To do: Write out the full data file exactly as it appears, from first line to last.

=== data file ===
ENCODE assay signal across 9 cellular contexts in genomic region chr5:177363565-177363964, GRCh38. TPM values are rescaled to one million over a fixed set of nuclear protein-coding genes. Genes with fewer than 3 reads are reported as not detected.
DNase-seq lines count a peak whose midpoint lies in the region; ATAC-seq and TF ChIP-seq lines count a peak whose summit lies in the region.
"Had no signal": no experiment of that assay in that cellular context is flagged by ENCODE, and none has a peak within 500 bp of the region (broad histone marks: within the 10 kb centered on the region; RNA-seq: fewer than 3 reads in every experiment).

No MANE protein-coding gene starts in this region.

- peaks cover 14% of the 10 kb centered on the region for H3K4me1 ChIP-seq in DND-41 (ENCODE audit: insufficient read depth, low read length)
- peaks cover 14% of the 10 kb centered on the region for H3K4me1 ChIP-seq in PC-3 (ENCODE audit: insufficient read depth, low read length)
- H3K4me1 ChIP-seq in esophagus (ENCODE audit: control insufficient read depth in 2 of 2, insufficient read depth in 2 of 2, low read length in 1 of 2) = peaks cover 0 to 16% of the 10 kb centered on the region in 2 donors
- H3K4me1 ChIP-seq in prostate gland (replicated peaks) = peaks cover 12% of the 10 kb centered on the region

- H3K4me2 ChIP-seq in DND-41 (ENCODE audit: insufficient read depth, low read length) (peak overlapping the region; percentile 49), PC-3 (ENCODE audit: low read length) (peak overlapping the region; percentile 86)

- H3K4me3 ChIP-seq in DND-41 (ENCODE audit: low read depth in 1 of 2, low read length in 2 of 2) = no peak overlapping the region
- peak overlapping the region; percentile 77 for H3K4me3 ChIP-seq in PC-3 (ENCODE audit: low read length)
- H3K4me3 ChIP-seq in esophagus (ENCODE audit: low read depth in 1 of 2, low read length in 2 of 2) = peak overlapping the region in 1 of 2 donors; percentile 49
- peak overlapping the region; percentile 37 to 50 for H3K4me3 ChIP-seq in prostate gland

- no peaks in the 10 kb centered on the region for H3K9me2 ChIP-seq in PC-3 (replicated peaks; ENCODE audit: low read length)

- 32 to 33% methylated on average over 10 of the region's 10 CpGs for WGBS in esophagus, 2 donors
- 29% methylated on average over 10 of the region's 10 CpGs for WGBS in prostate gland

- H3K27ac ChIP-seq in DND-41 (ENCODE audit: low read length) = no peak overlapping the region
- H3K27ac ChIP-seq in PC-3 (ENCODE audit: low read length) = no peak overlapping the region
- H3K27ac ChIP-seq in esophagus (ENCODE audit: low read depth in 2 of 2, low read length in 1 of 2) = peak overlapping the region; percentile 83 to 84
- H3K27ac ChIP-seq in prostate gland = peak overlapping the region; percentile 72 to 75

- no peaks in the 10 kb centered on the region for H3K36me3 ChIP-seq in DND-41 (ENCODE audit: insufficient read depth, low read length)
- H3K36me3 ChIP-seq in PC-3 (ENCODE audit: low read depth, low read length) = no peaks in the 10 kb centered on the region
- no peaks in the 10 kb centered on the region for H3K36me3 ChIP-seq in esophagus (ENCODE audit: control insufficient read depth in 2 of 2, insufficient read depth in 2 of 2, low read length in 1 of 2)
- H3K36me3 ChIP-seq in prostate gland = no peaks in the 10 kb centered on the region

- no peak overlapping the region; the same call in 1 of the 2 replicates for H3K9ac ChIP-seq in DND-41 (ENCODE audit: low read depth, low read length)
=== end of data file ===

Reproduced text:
ENCODE assay signal across 9 cellular contexts in genomic region chr5:177363565-177363964, GRCh38. TPM values are rescaled to one million over a fixed set of nuclear protein-coding genes. Genes with fewer than 3 reads are reported as not detected.
DNase-seq lines count a peak whose midpoint lies in the region; ATAC-seq and TF ChIP-seq lines count a peak whose summit lies in the region.
"Had no signal": no experiment of that assay in that cellular context is flagged by ENCODE, and none has a peak within 500 bp of the region (broad histone marks: within the 10 kb centered on the region; RNA-seq: fewer than 3 reads in every experiment).

No MANE protein-coding gene starts in this region.

- peaks cover 14% of the 10 kb centered on the region for H3K4me1 ChIP-seq in DND-41 (ENCODE audit: insufficient read depth, low read length)
- peaks cover 14% of the 10 kb centered on the region for H3K4me1 ChIP-seq in PC-3 (ENCODE audit: insufficient read depth, low read length)
- H3K4me1 ChIP-seq in esophagus (ENCODE audit: control insufficient read depth in 2 of 2, insufficient read depth in 2 of 2, low read length in 1 of 2) = peaks cover 0 to 16% of the 10 kb centered on the region in 2 donors
- H3K4me1 ChIP-seq in prostate gland (replicated peaks) = peaks cover 12% of the 10 kb centered on the region

- H3K4me2 ChIP-seq in DND-41 (ENCODE audit: insufficient read depth, low read length) (peak overlapping the region; percentile 49), PC-3 (ENCODE audit: low read length) (peak overlapping the region; percentile 86)

- H3K4me3 ChIP-seq in DND-41 (ENCODE audit: low read depth in 1 of 2, low read length in 2 of 2) = no peak overlapping the region
- peak overlapping the region; percentile 77 for H3K4me3 ChIP-seq in PC-3 (ENCODE audit: low read length)
- H3K4me3 ChIP-seq in esophagus (ENCODE audit: low read depth in 1 of 2, low read length in 2 of 2) = peak overlapping the region in 1 of 2 donors; percentile 49
- peak overlapping the region; percentile 37 to 50 for H3K4me3 ChIP-seq in prostate gland

- no peaks in the 10 kb centered on the region for H3K9me2 ChIP-seq in PC-3 (replicated peaks; ENCODE audit: low read length)

- 32 to 33% methylated on average over 10 of the region's 10 CpGs for WGBS in esophagus, 2 donors
- 29% methylated on average over 10 of the region's 10 CpGs for WGBS in prostate gland

- H3K27ac ChIP-seq in DND-41 (ENCODE audit: low read length) = no peak overlapping the region
- H3K27ac ChIP-seq in PC-3 (ENCODE audit: low read length) = no peak overlapping the region
- H3K27ac ChIP-seq in esophagus (ENCODE audit: low read depth in 2 of 2, low read length in 1 of 2) = peak overlapping the region; percentile 83 to 84
- H3K27ac ChIP-seq in prostate gland = peak overlapping the region; percentile 72 to 75

- no peaks in the 10 kb centered on the region for H3K36me3 ChIP-seq in DND-41 (ENCODE audit: insufficient read depth, low read length)
- H3K36me3 ChIP-seq in PC-3 (ENCODE audit: low read depth, low read length) = no peaks in the 10 kb centered on the region
- no peaks in the 10 kb centered on the region for H3K36me3 ChIP-seq in esophagus (ENCODE audit: control insufficient read depth in 2 of 2, insufficient read depth in 2 of 2, low read length in 1 of 2)
- H3K36me3 ChIP-seq in prostate gland = no peaks in the 10 kb centered on the region

- no peak overlapping the region; the same call in 1 of the 2 replicates for H3K9ac ChIP-seq in DND-41 (ENCODE audit: low read depth, low read length)